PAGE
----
#3 Geoff Wooff

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Posted 27 December 2011 - 04:11 AM

Stefan,
in your A chord (left hand) fingering... is there a mistake ? Surely you would use the Little finger for the C# ?

Regarding playing two buttons with one finger; coming from the EC, where this is a very common device, I find it most usefull on the Duet... not that I am very good at doing it with my little fingers yet.

Regarding the reiteration of notes by changing fingers; this is often suggested by keyboard players but I find that it is a device that can lead to a very smooth and equal note length triplet or quadruplet (or plus) which is not allways desirable.
I tend to play these repeated notes in dance music (ITM) using the one finger because then it is possible to change the weight emphasis of each note. If, of course, the reiteration is long and needs to be perfectly stable then yes the finger swapping action will come into its own.

#4 Geoff Wooff

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Posted 27 December 2011 - 04:42 AM

I'm not trying to hijack this thread. Help on how to play our chosen instruments is one of the really helpful aspects of this list.

My primary instrument used to be fiddle with an increasing focus on English concertina. I also have a 48 button Crane (a Wheatstone from 1942). I used past tense in describing my instrument choices because I'm fighting stage IV lung cancer and have a lot of weakness and some paralysis in my left hand. I can still play a few tunes on EC but I wonder if I should make a shift to the Crane, where I could do melody with my (much less disabled, but still not strong or agile) right hand.

So some advice I seek: should I spend my time and (very) limited energy trying to recover my EC playing or should I try to master the Crane one handed? I know that several members of this list have overcome disabilities like strokes and use injuries. There aren't a lot of Crane players out there (I've never met one), but I think I could profit from the experience of those who play both EC and Crane.



Larry,
firstly we must all want and wish for a full recovery for you.

What I suggest as a learner of the Duet, albeit Maccann, and having played the EC for many years;
I stopped playing the EC for about 8 years at one stage, due to playing other instruments, but when I took it up again everything came back as good as before after a couple of months.
I've been at the Duet now for 8 months and I notice that I am doing a lot more work with my left hand because I am trying to add lefthand chords to a mostly single line melody on the righthand. That does not appear to be of any help with your problem but I feel sure that the time and effort that you put into practicing the right hand of your Crane would serve you well as you recover the strength of your left hand. It is just a personal observation on my need to improve my right hand on the Duet because it is lagging behind the abilities of my left.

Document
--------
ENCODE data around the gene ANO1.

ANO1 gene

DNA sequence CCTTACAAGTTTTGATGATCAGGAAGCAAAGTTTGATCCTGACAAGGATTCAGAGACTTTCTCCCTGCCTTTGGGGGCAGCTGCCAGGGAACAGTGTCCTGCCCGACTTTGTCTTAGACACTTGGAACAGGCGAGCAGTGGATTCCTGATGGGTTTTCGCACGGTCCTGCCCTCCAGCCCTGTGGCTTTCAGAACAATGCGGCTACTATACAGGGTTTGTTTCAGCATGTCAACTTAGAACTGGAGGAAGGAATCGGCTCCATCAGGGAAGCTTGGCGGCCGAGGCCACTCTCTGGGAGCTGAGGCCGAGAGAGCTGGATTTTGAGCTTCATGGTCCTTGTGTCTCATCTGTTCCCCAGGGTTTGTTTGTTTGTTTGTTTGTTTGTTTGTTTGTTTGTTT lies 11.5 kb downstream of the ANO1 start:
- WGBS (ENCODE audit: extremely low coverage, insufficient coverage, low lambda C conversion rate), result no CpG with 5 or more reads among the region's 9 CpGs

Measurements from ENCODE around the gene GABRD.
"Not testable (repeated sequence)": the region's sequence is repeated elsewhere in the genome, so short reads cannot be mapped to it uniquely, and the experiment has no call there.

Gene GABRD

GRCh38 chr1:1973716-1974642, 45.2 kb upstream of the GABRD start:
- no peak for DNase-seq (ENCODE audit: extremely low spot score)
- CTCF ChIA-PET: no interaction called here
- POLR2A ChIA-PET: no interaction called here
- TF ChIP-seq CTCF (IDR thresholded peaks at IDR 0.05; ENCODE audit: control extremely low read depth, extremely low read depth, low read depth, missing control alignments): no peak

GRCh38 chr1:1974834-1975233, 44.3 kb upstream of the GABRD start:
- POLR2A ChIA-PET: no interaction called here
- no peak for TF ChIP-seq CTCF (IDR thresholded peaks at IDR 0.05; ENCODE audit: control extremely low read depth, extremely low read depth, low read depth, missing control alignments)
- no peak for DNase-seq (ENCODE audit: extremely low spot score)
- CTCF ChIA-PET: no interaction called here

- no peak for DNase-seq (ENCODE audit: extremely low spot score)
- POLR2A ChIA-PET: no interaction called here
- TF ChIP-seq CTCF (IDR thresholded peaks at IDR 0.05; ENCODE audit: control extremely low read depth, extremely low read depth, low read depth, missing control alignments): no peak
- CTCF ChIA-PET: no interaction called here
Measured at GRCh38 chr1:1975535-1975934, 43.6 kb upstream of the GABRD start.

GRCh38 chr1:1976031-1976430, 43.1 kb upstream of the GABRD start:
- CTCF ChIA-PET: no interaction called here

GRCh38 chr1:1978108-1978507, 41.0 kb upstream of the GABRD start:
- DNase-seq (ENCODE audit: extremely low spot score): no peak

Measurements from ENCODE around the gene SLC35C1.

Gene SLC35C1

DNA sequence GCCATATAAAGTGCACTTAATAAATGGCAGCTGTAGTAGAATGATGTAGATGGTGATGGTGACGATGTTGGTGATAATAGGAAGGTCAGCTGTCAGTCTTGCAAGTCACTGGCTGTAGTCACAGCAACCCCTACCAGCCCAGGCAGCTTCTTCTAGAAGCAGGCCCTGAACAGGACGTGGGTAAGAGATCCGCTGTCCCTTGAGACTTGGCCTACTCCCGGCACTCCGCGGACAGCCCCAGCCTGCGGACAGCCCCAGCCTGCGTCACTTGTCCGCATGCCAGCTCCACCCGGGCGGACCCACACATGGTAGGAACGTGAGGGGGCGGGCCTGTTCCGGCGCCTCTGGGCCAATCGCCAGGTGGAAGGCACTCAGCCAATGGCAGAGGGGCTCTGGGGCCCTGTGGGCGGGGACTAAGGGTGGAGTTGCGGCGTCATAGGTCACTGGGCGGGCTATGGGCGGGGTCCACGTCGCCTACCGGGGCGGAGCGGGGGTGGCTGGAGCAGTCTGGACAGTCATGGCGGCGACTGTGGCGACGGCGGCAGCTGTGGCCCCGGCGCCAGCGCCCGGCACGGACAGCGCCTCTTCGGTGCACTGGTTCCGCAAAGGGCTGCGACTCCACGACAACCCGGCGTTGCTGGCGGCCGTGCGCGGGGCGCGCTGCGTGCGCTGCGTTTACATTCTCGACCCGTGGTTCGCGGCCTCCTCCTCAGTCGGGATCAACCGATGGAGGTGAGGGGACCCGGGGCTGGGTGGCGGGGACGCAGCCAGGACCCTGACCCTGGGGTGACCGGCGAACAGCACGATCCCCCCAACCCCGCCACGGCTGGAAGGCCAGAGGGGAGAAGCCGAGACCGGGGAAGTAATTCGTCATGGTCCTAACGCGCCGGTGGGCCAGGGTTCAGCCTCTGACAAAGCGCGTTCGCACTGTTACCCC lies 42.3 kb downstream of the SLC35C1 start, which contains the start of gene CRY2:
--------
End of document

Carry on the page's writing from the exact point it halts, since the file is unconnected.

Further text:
Well, that does not sound too usefull I guess but it cannot be a bad thing to take up a new keyboard because we all need a reason to look forward and have something to work on. It is good for the spirit.
Best regards,
Geoff.

#5 Stefan

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Posted 27 December 2011 - 12:06 PM

Geoff,

of course, you are right. The little finger for  the C#. Sorry, I´m not a native speaker and got it wrong.




Two buttons with one finger: I guess it always depends what you play. I first learned these chords with one finger for two buttons, but when I want to play staccato chords for example or other rythmic stuff, I find it hard to press three keys down at the exact same time.  Maybe my finger tips are too small, because I have to bend the fingertip and after a while it hurts. 




Reiteration of notes by changing fingers: I did not do that first, but now I find it quite useful. I practiced it at very slow speed, to make sure that I can press the buttons with the same intensity as the first finger. It felt hard to do, but now it´s better and I can play some tunes faster with more control. I think the logic behind it is, to get the hand into the right position for the following notes. Of course one finger can do a lot amd in your case is even better. I believe anglo-players don´t change fingers at all, or? 



#6 Stefan

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Posted 27 December 2011 - 12:13 PM

Larry,

I too, wish you all the best for your recovery, get well soon.

I have no experience with the EC, but I think you can do a lot on one side of a duet. Also, every instrument that I learned helped the other ones too. That should especially be true for two systems of one instrument.

All the best

Stefan



#7 Waltham

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Posted 28 January 2012 - 08:44 PM

Larry,

I've been playing one-handed Crane for a few years now, mainly for Morris dancing, it certainly can be done. I play left-handed as a neurological condition means I don't have much strength with my right. The blank end of my instrument straps to my thigh. Chordal accompaniment is obviously limited but it's not impossible, it helps to leave a bit of space in your tunes while keeping everything rhythmic. Octaves can also help add emphasis. Very best of luck with your explorations.

#8 Hallamtrads

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Posted 04 April 2012 - 02:07 PM

Hello  everybody,

first I want to thank all the concertina players who posted on this forum and elsewhere, also Robert Gaskins for concertina.com which is such a helpful source of knowledge. Without you all, my fascinating and addictive journey witht he concertina wouldn´t have been possible. After getting so much from you, I feel that it´s time to give something back. 

This thread is inspired by Geoff Wooff who shared so much of his valuable knowledge and had the idea of swapping playing tips.